In the halls of NT, from about late November to early December, you see many students laughing about the posters that the December 6th assembly committee has put up. Not the posters with the statistics, but the ones that have a picture of binoculars with “birdwatcher” beside one checkbox, and “stalker” beside another underneath it. Unfortunately, NT students didn’t just make fun of these posters; they later were snickering about the December 6th assembly itself.
As it does every year, the assembly began with a clip from Polytechnique, the movie based on the Montreal Massacre, in which Marc Lepine killed 14 women studying to become engineers, merely because he considered career women to be feminists, whom he hated. This year, however, the clip was much shorter, and only showed the part when Lepine shot the women.
“It was the very beginning of the assembly, and all I heard was an incredibly loud shot,” said a grade 11 student. “They shouldn’t have made the volume so loud, or at least warned us that it was coming.”
The White Ribbon speeches came next and went over well; female students love seeing their male comrades publicly express their love for the women in their life. Jake Gorenkoff’s speech about his Grandma Shirley shocked everyone because they never knew how sensitive he really was.
“So many girls came up to me after and were like, ‘Wow, Jake, you’re so sensitive!” Jake says bashfully.
Richard Greenwald’s speech was very nice, as well. However, not everyone was the biggest fan of Alec Sherman’s shout-out to Ms. Ratzlaff. Even though his intentions were good, it was still weird that he would write such a loving speech for his vocal teacher.
“It was unexpected,” says Sarah Ratzlaff, Ms. Ratzlaff’s daughter, “but a very nice sentiment and message.”
Later in the assembly Alec did a singing duet with Olivia Cummings. Although there were a few complaints that Alec’s voice may not have been up to its usual standard, it was still a moving piece that well accompanied the heart-wrenching statistics on violence against women. As always, I got teary-eyed reading them.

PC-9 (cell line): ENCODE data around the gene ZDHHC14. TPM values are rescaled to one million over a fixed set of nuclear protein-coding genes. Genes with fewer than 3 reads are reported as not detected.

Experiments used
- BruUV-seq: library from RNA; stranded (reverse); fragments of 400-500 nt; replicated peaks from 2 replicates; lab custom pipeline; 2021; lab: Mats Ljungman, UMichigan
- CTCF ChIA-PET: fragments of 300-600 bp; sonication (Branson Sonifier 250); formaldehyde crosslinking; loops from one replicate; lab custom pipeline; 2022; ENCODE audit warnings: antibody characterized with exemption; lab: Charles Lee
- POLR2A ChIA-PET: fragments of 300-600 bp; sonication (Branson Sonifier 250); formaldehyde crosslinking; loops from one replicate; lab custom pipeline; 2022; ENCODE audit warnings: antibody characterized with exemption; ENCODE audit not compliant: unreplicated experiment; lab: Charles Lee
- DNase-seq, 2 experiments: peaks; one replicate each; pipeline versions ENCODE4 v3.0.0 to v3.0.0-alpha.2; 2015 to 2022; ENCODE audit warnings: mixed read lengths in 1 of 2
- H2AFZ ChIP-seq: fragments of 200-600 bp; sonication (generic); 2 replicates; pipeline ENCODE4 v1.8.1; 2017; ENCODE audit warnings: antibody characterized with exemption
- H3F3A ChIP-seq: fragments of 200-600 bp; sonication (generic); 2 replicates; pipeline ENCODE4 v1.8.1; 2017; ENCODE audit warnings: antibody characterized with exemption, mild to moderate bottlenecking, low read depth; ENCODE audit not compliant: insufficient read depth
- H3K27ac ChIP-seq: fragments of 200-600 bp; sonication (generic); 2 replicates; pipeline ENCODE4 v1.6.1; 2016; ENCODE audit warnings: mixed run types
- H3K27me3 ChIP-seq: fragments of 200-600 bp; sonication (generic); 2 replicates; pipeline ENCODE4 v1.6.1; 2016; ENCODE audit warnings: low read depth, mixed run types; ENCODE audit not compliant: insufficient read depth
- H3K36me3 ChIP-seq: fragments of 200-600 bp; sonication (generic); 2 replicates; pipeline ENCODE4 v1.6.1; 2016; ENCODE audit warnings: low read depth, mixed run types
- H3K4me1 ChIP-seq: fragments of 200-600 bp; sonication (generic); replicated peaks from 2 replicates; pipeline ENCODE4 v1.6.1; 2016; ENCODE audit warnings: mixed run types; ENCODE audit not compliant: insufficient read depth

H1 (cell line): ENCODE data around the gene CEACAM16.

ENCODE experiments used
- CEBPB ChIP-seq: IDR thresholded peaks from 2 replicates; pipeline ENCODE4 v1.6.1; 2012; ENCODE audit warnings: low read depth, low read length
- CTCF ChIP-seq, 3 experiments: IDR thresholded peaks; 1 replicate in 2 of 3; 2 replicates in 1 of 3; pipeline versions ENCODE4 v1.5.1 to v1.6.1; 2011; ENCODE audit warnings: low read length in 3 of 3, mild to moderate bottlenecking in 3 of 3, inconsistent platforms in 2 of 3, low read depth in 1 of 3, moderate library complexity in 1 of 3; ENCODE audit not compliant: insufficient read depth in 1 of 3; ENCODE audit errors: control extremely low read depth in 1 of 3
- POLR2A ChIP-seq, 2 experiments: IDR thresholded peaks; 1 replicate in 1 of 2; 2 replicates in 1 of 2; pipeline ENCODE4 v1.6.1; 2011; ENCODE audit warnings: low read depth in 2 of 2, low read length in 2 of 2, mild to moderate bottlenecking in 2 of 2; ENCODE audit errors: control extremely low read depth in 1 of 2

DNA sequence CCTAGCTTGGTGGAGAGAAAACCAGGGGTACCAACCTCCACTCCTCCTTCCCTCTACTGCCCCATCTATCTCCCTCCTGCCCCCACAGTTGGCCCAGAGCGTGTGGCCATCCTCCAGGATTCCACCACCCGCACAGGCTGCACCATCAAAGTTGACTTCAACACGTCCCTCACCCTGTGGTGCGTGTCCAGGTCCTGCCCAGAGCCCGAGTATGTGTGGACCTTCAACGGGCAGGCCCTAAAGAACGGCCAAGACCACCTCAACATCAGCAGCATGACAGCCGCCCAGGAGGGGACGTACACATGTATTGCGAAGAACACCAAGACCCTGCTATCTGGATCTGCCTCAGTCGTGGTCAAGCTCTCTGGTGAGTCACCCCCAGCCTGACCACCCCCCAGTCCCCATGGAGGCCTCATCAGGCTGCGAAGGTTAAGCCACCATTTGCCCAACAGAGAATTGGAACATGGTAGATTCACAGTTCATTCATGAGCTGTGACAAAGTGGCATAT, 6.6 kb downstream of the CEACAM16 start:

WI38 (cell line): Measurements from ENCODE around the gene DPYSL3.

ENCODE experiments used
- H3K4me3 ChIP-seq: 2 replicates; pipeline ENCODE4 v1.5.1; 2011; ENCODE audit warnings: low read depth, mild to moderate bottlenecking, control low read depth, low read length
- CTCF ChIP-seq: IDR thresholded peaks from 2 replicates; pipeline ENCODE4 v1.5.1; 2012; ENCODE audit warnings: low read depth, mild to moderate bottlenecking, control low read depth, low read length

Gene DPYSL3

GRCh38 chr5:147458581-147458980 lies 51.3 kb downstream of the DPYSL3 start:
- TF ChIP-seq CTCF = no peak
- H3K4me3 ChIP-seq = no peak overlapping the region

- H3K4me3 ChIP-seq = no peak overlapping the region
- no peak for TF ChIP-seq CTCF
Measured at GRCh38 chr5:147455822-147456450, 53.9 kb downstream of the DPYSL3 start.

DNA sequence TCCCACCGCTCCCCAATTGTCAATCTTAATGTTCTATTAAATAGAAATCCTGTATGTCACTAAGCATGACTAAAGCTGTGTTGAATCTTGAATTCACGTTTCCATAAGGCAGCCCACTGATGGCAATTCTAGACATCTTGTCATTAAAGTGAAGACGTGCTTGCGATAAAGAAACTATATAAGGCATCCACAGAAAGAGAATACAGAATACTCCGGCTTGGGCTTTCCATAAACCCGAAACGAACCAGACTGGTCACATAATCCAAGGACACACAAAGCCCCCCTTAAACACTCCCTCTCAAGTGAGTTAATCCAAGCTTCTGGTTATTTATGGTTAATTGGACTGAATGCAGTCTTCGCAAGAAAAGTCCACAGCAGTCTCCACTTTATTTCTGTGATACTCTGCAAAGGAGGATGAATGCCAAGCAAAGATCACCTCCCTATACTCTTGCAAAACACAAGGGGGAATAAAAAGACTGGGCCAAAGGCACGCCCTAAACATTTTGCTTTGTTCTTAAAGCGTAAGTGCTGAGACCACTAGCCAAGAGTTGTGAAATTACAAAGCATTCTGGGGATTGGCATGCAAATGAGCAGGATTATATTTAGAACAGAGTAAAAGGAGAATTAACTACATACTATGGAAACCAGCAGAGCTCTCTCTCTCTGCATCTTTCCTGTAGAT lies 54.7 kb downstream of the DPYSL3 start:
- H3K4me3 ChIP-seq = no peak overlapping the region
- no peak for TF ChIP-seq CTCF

I thought Alec sang wonderfully, especially when I found out that he had screamed his lungs out at the Marianas Trench concert the night before. A sore throat and hoarse voice could even tug on Adele’s powerhouse voice.
The statistics playing while Alec and Olivia sang were met with criticism from the student body; many students were questioning their legitimacy. When had they taken these surveys to get these statistics about students at NT and their involvement in violence against women? No one has ever received any type of survey, or been asked, so people were quite doubtful to whether or not these statistics were completely true. In all probability, the survey was legitimate at one time, but time has made the statistics outdated.
Despite the questionable success of the survey, Alaiza Alcasid and Rachel Loo’s performance of “Mad World” by Tears of Fears received only laudatory comments. Alaiza’s soulful voice along with Rachel’s elegant viola playing captured the ominous and dark tone of violence against women in a beautiful, thought-provoking way.
Andrew Kim was unable to be received as well as Alaiza and Rachel because his guitar playing and singing of “Heart of Life” by John Mayer was quite inaudible to anyone sitting past the second row. Although people were originally eager to hear him sing the final song of the assembly, most situated throughout the auditorium were abruptly met with disappointment when they could not hear him.
There was also criticism, or more likely confusion, over the lyrical dance, “It’s You”, about women recovering from abusive situations. Choreographed by Norain Chang, the dancers started off weak and frail but became strong and stable by the end of the dance. They all wore shirts that had inspiring words on them, such as “freedom” and “strength.” Many students criticized the girls for “not dancing all together” and didn’t see the message within the dance. But Mr. Zohar disagreed; he thought it was effective that they weren’t all dancing together, showing how abused women are often disoriented. Unfortunately, many NT students were unable to have such insight as Mr. Zohar.
Overall, the assembly was very well done, and even though there was criticism, people still became educated and aware about the issue of violence against women.
“The assembly took literally six months to plan,” said Catie Delany, one of the heads – along with Michael Cheney, Norain Chang, Jen Boctor, and Alicia Royle – “but it was worth all the work. At the end of the day, we educated people about an issue that isn’t taking seriously enough in society today”.